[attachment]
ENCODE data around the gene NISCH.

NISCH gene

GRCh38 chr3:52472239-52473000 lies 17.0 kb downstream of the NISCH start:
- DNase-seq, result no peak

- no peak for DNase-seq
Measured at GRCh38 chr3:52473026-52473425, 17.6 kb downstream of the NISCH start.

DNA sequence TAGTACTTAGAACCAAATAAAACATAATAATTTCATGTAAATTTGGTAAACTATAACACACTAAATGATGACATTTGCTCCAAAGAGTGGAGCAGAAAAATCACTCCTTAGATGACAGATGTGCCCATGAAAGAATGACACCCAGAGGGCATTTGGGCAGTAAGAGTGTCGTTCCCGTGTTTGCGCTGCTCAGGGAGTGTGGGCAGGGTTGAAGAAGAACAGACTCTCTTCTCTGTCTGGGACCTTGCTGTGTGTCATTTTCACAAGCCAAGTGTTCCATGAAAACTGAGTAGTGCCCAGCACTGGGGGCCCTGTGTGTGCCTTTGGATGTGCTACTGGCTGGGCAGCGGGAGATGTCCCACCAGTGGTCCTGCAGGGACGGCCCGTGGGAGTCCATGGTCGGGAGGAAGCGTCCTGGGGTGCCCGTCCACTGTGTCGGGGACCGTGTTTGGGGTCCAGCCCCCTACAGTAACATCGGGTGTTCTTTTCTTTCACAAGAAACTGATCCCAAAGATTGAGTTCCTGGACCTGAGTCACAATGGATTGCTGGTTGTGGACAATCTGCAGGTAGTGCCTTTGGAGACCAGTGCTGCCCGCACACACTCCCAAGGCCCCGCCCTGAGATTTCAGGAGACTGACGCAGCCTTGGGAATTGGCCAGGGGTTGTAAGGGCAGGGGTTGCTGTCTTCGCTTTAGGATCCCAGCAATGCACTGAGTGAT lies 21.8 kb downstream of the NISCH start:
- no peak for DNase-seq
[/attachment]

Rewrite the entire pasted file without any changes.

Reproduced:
ENCODE data around the gene NISCH.

NISCH gene

GRCh38 chr3:52472239-52473000 lies 17.0 kb downstream of the NISCH start:
- DNase-seq, result no peak

- no peak for DNase-seq
Measured at GRCh38 chr3:52473026-52473425, 17.6 kb downstream of the NISCH start.

DNA sequence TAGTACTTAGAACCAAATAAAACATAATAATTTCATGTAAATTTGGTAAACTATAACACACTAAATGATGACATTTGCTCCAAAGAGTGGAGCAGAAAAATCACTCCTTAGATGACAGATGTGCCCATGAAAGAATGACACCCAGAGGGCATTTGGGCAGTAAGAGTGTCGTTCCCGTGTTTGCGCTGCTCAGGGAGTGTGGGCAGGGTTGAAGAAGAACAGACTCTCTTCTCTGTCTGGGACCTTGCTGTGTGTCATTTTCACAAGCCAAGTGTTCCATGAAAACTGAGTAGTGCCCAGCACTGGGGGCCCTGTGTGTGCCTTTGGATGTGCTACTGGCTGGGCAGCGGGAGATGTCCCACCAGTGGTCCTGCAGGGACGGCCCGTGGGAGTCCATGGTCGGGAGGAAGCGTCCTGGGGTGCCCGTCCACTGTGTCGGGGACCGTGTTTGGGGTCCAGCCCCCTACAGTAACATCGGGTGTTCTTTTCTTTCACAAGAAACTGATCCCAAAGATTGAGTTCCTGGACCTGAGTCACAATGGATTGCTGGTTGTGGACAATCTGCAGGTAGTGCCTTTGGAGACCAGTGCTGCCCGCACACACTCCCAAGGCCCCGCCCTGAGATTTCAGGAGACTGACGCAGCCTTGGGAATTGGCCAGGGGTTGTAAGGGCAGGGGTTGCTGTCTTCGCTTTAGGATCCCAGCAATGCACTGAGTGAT lies 21.8 kb downstream of the NISCH start:
- no peak for DNase-seq